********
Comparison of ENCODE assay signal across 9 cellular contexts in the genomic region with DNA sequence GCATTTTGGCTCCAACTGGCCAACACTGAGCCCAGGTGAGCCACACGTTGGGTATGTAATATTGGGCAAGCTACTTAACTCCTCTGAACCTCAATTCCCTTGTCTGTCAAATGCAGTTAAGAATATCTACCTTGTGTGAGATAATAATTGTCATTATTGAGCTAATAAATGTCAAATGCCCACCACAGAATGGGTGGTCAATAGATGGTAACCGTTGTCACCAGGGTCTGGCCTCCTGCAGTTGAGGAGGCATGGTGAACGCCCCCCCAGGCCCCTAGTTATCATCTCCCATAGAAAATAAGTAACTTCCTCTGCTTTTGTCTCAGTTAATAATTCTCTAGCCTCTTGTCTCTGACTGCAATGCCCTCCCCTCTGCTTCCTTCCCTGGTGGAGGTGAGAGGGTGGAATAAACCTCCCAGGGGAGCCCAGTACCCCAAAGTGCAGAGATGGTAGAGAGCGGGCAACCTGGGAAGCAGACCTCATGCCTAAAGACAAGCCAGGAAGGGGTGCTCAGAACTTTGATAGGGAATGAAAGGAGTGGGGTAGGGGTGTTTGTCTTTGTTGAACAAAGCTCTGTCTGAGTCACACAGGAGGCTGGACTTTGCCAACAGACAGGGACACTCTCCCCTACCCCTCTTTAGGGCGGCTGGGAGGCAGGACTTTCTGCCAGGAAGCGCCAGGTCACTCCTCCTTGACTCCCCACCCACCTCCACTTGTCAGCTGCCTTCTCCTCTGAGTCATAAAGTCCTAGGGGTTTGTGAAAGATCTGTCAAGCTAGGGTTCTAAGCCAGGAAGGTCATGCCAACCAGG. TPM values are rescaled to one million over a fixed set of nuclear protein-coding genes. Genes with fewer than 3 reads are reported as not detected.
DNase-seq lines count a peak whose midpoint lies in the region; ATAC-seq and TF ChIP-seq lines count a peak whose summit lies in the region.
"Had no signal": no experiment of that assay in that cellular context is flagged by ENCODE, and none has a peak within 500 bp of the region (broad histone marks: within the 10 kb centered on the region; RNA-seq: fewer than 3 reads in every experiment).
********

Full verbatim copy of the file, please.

Comparison of ENCODE assay signal across 9 cellular contexts in the genomic region with DNA sequence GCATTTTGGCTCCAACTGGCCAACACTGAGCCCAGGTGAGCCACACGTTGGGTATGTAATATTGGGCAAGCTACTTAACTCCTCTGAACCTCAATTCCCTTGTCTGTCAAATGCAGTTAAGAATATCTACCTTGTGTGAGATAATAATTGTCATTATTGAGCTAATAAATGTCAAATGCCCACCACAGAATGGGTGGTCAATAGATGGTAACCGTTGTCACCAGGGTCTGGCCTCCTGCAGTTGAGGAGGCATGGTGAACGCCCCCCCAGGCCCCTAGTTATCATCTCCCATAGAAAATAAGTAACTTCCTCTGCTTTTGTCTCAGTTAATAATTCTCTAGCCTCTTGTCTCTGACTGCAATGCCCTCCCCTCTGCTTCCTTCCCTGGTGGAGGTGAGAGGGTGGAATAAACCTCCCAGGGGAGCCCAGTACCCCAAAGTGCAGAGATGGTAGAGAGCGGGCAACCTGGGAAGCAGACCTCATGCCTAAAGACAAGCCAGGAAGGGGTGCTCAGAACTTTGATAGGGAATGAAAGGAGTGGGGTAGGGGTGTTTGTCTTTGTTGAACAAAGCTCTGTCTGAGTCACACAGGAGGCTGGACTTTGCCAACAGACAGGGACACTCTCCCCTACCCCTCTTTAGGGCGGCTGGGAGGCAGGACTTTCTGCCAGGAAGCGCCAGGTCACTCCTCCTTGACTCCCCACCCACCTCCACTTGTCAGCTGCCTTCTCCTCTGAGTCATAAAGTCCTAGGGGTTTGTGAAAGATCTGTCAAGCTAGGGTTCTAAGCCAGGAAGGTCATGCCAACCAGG. TPM values are rescaled to one million over a fixed set of nuclear protein-coding genes. Genes with fewer than 3 reads are reported as not detected.
DNase-seq lines count a peak whose midpoint lies in the region; ATAC-seq and TF ChIP-seq lines count a peak whose summit lies in the region.
"Had no signal": no experiment of that assay in that cellular context is flagged by ENCODE, and none has a peak within 500 bp of the region (broad histone marks: within the 10 kb centered on the region; RNA-seq: fewer than 3 reads in every experiment).